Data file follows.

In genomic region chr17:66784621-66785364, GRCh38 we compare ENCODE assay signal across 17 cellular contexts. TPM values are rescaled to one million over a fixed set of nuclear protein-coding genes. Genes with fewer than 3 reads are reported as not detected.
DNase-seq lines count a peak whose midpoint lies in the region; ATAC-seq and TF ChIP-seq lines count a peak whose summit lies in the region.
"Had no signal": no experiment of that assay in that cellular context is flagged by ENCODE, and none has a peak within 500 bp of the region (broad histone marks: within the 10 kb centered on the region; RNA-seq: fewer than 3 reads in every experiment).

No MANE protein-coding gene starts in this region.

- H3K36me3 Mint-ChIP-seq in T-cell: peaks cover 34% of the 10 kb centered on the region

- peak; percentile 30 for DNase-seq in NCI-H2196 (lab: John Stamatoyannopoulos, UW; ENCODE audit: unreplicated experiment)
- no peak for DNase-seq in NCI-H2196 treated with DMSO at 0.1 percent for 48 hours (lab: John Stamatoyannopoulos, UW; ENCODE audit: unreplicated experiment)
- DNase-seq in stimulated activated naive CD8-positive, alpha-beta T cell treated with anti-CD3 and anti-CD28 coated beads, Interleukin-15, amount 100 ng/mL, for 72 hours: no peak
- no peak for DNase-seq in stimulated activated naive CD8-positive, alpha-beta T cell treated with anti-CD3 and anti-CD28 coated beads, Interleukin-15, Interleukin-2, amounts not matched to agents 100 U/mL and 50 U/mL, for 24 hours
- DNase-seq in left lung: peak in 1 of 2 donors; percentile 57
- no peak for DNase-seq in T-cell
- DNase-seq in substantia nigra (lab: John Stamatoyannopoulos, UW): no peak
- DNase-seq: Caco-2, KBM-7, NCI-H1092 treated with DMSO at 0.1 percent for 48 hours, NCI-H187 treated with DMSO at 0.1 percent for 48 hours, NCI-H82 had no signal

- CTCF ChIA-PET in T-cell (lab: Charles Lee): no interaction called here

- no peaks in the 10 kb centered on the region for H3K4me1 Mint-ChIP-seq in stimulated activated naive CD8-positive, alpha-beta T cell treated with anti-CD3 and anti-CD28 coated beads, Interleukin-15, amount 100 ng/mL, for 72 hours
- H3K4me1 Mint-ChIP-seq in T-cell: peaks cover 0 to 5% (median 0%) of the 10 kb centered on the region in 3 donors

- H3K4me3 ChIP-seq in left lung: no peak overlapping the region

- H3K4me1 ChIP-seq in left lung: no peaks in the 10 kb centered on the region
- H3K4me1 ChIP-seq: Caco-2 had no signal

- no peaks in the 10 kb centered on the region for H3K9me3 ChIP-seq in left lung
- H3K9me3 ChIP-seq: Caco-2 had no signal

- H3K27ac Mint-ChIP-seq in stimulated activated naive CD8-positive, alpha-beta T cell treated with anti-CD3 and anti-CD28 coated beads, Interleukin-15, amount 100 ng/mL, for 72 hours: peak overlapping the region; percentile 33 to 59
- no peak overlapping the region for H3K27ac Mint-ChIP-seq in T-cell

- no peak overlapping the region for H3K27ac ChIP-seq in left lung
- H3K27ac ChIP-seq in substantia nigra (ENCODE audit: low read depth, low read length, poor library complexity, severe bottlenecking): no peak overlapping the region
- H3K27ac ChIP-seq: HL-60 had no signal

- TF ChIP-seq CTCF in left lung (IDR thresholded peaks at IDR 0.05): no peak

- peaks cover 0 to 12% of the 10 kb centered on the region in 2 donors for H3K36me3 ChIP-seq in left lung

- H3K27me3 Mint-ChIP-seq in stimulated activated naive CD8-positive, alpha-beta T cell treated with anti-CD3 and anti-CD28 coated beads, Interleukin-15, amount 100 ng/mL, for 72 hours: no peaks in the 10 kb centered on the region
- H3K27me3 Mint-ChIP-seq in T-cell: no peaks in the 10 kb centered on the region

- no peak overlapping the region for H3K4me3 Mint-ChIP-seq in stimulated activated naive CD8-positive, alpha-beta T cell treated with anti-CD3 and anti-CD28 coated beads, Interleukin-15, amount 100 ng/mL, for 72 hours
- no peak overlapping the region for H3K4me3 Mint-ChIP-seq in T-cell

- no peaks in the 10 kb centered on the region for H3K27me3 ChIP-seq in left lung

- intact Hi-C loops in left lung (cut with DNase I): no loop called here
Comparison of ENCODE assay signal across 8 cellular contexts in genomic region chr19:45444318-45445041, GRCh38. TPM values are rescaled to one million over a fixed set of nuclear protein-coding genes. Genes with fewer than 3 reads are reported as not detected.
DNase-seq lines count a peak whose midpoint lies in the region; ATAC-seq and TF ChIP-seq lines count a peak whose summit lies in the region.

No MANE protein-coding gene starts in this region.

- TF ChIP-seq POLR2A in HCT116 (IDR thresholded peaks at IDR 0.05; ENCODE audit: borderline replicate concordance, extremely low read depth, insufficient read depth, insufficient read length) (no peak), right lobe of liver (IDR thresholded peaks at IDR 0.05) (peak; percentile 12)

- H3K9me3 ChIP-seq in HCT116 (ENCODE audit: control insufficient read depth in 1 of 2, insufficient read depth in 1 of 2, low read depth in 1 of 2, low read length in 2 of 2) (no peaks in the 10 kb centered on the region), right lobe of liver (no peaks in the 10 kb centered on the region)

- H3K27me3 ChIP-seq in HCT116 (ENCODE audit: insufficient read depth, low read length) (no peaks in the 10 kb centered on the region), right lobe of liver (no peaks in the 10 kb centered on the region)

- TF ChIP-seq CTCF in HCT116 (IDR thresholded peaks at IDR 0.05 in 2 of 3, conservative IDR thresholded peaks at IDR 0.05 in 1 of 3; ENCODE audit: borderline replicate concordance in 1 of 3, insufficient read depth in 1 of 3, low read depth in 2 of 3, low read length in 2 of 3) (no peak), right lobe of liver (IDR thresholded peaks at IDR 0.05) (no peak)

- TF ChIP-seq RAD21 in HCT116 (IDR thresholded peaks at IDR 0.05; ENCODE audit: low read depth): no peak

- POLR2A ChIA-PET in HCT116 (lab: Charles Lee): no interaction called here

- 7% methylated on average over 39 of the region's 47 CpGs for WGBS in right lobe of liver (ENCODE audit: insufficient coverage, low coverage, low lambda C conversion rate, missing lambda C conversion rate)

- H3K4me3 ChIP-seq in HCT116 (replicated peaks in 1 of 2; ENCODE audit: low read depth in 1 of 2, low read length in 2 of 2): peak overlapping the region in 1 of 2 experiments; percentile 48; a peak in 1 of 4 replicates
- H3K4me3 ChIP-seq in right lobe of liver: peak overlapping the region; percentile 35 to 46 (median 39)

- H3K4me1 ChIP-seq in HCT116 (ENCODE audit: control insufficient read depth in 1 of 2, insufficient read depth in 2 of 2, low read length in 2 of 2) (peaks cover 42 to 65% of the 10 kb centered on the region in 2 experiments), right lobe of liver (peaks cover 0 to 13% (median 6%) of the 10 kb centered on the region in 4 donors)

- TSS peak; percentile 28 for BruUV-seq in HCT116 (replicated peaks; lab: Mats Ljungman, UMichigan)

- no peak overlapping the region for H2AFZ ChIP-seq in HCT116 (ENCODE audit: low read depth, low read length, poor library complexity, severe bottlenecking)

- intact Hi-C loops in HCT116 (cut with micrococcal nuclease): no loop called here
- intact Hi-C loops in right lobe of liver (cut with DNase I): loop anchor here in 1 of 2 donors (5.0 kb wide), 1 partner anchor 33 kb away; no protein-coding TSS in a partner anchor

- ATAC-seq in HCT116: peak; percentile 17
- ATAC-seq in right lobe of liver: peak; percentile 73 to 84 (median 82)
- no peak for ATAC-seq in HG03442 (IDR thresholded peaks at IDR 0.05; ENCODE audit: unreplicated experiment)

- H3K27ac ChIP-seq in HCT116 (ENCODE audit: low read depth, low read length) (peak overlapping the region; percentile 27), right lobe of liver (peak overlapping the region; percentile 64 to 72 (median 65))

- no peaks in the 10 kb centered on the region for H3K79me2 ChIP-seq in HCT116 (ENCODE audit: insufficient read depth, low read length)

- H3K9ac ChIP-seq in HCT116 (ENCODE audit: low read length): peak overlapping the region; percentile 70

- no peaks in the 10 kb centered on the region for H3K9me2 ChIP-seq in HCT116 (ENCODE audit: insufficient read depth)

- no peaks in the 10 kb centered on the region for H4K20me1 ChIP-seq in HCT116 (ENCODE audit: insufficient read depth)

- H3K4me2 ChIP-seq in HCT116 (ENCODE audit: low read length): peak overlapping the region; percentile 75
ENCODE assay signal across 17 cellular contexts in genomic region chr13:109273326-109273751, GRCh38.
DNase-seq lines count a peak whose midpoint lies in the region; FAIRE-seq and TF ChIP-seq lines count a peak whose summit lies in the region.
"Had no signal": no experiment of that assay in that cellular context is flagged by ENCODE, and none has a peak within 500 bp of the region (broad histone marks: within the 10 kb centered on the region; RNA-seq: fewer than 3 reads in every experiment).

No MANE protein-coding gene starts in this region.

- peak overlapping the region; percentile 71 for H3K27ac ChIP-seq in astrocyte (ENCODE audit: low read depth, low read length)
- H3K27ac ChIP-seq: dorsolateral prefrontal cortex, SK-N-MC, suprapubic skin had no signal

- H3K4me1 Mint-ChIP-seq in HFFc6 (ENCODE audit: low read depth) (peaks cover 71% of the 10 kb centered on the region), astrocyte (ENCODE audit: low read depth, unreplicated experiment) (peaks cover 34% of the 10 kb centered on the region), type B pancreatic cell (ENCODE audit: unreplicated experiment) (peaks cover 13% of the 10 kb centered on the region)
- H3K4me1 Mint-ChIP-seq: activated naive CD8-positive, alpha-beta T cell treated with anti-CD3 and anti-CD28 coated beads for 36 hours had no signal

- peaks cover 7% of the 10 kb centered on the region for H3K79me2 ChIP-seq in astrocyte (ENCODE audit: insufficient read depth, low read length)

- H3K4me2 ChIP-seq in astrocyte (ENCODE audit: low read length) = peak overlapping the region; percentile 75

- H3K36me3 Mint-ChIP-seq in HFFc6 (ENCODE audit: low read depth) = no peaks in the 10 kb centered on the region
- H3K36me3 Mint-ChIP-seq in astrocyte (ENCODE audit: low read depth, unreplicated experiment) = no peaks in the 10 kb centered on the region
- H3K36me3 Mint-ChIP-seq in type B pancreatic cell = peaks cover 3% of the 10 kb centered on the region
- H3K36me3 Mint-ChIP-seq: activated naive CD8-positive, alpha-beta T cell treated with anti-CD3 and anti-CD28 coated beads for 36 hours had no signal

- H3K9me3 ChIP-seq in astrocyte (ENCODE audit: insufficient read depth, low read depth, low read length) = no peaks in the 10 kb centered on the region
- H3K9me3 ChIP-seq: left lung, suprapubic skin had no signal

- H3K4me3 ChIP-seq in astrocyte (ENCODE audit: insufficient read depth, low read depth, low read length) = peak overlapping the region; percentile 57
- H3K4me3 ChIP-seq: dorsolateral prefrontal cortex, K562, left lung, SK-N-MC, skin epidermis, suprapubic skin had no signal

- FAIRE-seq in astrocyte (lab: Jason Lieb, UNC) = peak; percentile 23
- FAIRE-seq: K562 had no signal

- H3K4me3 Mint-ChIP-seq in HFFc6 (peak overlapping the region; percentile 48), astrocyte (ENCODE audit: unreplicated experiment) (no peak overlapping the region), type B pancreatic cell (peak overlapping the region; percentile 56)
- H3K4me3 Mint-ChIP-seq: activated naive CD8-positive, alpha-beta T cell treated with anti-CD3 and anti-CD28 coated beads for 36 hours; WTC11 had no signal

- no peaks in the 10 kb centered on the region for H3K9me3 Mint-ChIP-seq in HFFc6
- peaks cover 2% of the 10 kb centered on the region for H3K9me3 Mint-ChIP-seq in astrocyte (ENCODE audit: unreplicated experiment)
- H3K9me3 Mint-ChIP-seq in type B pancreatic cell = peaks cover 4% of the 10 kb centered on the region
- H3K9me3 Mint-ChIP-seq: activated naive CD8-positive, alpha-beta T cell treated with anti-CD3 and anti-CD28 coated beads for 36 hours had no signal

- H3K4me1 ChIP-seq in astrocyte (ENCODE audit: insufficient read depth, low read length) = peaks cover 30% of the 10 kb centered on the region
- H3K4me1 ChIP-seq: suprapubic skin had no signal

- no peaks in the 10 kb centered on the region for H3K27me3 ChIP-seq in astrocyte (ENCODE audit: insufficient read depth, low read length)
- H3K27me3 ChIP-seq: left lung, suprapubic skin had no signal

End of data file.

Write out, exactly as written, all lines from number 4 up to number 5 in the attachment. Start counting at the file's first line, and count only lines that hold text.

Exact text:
No MANE protein-coding gene starts in this region.

- H3K36me3 Mint-ChIP-seq in T-cell: peaks cover 34% of the 10 kb centered on the region